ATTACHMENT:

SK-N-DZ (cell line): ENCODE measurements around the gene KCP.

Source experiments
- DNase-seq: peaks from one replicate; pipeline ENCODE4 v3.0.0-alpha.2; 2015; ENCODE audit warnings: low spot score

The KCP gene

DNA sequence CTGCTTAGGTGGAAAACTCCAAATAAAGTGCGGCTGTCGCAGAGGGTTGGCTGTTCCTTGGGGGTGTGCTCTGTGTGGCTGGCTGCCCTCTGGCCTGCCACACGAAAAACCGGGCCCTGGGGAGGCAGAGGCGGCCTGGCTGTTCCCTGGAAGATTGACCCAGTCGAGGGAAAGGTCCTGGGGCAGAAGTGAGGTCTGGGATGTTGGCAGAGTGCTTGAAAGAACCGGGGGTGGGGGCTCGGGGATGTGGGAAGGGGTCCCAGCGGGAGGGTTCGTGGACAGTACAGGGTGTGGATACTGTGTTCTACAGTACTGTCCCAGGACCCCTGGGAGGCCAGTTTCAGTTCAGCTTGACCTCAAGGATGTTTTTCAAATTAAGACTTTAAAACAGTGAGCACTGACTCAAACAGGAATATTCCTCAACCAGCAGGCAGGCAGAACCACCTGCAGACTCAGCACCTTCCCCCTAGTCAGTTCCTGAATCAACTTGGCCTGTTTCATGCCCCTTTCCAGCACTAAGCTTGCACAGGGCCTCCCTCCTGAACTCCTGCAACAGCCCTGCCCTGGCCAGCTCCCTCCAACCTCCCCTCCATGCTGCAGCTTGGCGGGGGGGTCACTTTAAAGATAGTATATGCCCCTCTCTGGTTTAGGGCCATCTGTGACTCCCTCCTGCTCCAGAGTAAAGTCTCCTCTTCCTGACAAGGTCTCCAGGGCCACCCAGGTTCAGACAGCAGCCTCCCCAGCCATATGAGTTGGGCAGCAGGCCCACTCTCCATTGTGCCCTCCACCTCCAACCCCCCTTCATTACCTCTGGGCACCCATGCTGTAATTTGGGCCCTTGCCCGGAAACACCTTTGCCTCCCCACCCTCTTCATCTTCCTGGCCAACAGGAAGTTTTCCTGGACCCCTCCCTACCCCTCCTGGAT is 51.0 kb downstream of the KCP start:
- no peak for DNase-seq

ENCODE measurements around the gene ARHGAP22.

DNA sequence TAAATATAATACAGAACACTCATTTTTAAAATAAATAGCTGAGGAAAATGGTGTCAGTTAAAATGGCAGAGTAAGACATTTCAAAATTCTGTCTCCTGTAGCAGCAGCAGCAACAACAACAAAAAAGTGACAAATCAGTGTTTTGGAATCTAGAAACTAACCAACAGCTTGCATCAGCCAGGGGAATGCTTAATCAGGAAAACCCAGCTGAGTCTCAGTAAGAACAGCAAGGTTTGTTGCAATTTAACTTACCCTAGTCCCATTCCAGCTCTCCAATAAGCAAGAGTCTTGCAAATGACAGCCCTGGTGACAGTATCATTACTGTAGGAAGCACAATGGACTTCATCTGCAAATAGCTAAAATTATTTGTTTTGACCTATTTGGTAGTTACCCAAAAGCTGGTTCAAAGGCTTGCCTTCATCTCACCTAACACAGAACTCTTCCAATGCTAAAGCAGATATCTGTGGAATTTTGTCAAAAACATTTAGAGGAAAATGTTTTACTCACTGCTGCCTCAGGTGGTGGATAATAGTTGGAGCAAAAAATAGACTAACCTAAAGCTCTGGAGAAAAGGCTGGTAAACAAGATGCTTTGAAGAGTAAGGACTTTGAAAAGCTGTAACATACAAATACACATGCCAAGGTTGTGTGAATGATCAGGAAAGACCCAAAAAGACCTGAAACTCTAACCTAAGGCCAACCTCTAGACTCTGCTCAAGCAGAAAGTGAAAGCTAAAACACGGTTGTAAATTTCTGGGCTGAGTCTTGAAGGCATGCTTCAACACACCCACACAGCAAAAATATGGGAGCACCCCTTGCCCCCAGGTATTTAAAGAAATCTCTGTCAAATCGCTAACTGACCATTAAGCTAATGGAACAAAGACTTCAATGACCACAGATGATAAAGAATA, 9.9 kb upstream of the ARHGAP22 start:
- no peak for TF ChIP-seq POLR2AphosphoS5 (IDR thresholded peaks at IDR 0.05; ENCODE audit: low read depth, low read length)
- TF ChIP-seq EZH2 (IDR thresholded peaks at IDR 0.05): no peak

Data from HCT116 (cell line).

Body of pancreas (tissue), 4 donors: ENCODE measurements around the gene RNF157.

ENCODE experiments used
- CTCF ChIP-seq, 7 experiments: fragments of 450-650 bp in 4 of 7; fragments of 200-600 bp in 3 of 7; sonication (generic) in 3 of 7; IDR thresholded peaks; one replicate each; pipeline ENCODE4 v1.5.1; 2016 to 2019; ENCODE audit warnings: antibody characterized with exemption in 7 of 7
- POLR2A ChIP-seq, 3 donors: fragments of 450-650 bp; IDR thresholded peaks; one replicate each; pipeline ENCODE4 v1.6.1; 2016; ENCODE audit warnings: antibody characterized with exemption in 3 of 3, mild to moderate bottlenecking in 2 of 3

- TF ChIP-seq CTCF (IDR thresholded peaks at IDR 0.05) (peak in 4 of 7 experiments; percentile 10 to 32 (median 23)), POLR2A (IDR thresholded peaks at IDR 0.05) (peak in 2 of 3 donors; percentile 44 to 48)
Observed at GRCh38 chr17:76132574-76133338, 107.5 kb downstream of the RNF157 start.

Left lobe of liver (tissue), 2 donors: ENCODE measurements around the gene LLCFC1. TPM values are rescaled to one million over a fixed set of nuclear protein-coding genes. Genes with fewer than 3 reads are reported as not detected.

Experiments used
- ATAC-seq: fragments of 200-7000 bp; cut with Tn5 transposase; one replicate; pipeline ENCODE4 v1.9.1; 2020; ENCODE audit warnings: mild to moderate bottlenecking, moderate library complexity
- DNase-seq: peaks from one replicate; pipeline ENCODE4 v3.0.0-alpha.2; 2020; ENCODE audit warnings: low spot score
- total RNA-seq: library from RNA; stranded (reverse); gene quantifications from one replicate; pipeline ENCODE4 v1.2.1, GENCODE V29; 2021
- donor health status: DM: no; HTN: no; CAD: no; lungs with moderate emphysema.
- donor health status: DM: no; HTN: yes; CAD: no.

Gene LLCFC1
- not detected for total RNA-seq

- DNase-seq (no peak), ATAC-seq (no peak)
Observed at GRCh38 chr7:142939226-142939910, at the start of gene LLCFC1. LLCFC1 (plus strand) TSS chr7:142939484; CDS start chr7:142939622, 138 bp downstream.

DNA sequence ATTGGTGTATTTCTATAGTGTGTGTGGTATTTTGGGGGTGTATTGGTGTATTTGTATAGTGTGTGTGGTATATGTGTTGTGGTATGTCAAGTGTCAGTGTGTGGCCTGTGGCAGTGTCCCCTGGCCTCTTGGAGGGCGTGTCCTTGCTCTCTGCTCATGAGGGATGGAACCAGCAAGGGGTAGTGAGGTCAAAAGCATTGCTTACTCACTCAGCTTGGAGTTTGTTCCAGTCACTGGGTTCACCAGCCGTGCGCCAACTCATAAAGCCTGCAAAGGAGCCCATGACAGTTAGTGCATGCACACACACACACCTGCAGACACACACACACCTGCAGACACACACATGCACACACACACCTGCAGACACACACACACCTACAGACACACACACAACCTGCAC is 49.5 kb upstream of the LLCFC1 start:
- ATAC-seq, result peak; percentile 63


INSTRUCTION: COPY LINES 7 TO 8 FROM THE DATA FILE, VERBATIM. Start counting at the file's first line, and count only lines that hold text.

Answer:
ENCODE measurements around the gene ARHGAP22.

DNA sequence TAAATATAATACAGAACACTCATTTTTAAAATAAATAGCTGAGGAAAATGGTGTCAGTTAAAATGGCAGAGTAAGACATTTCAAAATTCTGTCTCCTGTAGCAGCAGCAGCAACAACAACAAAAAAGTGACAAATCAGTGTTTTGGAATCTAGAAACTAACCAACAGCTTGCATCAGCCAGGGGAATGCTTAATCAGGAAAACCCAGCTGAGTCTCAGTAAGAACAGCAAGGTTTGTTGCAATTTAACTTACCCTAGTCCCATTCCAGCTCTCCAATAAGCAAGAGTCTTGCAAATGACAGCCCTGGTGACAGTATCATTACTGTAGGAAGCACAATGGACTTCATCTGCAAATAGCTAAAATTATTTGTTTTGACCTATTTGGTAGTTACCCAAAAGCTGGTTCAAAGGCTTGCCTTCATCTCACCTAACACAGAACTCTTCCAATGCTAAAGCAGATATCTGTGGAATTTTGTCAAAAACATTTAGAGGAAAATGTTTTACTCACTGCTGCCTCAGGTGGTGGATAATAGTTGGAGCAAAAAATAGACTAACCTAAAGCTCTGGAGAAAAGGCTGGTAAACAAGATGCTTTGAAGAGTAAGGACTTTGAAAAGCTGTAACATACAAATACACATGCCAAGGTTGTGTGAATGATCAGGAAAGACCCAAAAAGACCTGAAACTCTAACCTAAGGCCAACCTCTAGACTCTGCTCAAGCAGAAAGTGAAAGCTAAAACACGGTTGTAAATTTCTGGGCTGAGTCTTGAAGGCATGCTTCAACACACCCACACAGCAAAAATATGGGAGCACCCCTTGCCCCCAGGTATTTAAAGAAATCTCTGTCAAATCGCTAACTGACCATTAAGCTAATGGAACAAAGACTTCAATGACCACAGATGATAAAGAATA, 9.9 kb upstream of the ARHGAP22 start: